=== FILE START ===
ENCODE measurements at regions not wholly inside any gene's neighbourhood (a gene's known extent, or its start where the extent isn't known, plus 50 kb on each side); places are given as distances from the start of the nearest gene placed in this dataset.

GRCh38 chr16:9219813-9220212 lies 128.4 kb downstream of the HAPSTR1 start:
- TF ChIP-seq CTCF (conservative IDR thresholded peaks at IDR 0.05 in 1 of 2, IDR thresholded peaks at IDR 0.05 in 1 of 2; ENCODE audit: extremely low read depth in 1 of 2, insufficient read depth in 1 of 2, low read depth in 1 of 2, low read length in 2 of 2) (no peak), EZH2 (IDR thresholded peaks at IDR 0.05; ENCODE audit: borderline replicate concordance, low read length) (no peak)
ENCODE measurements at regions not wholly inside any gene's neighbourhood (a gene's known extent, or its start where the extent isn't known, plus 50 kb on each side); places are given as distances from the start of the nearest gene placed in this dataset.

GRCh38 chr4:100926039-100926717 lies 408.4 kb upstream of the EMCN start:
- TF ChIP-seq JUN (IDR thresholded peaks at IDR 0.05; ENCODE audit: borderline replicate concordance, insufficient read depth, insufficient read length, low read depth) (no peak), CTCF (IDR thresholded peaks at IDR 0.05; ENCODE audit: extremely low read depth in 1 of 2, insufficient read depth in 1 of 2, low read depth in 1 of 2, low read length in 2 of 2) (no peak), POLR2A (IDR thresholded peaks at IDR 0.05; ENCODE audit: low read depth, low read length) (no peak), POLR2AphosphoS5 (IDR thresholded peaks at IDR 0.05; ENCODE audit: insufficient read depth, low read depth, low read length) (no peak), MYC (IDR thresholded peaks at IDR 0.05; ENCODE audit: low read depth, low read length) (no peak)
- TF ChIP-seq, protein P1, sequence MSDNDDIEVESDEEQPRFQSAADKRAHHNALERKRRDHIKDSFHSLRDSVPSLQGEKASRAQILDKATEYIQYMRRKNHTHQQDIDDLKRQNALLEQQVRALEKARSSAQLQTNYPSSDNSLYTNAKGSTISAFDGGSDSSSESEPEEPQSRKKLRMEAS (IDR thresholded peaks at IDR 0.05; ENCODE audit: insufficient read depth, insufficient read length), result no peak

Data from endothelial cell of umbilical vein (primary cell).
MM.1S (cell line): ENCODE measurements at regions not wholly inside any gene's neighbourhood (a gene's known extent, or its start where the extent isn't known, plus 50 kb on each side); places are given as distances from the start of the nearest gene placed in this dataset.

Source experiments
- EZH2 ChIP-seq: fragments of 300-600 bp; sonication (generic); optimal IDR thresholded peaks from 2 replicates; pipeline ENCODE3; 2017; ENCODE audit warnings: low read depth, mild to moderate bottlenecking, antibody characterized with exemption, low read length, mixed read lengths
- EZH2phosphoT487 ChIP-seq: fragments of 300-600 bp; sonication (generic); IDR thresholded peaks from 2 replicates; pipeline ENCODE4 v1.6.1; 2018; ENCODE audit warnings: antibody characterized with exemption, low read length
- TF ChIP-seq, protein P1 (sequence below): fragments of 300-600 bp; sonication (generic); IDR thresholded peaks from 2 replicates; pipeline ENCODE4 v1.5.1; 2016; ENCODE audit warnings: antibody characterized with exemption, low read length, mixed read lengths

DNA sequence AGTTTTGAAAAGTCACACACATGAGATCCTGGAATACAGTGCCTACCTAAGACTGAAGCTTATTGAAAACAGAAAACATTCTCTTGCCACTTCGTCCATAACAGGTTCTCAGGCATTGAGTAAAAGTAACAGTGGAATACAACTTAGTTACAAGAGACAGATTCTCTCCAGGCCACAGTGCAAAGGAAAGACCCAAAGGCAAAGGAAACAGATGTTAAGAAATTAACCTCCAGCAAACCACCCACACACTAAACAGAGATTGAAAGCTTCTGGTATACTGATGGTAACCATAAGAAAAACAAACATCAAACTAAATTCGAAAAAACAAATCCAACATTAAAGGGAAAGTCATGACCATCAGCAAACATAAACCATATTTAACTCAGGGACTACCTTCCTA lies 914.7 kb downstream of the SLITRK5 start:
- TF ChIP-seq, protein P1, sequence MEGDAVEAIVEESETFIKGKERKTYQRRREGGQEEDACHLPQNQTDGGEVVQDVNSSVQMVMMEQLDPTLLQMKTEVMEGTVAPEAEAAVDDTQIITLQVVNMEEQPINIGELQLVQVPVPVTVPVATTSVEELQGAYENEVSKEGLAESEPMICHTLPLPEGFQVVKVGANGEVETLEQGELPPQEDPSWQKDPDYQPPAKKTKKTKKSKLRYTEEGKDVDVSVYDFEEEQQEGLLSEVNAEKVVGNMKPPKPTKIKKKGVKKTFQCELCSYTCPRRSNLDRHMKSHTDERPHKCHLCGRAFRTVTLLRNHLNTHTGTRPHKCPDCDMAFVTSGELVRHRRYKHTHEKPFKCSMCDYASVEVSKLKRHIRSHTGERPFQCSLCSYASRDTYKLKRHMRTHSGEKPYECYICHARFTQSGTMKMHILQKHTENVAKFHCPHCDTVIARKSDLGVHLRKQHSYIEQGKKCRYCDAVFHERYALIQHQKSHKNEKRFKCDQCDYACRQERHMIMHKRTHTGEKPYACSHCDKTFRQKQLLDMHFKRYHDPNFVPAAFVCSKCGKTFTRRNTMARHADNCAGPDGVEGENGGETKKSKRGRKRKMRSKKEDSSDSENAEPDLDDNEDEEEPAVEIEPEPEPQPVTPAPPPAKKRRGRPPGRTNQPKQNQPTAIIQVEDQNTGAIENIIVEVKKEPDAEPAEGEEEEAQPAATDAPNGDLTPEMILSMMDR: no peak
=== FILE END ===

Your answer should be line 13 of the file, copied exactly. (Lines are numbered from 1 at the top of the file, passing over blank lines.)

- TF ChIP-seq, protein P1 (sequence below): fragments of 300-600 bp; sonication (generic); IDR thresholded peaks from 2 replicates; pipeline ENCODE4 v1.5.1; 2016; ENCODE audit warnings: antibody characterized with exemption, low read length, mixed read lengths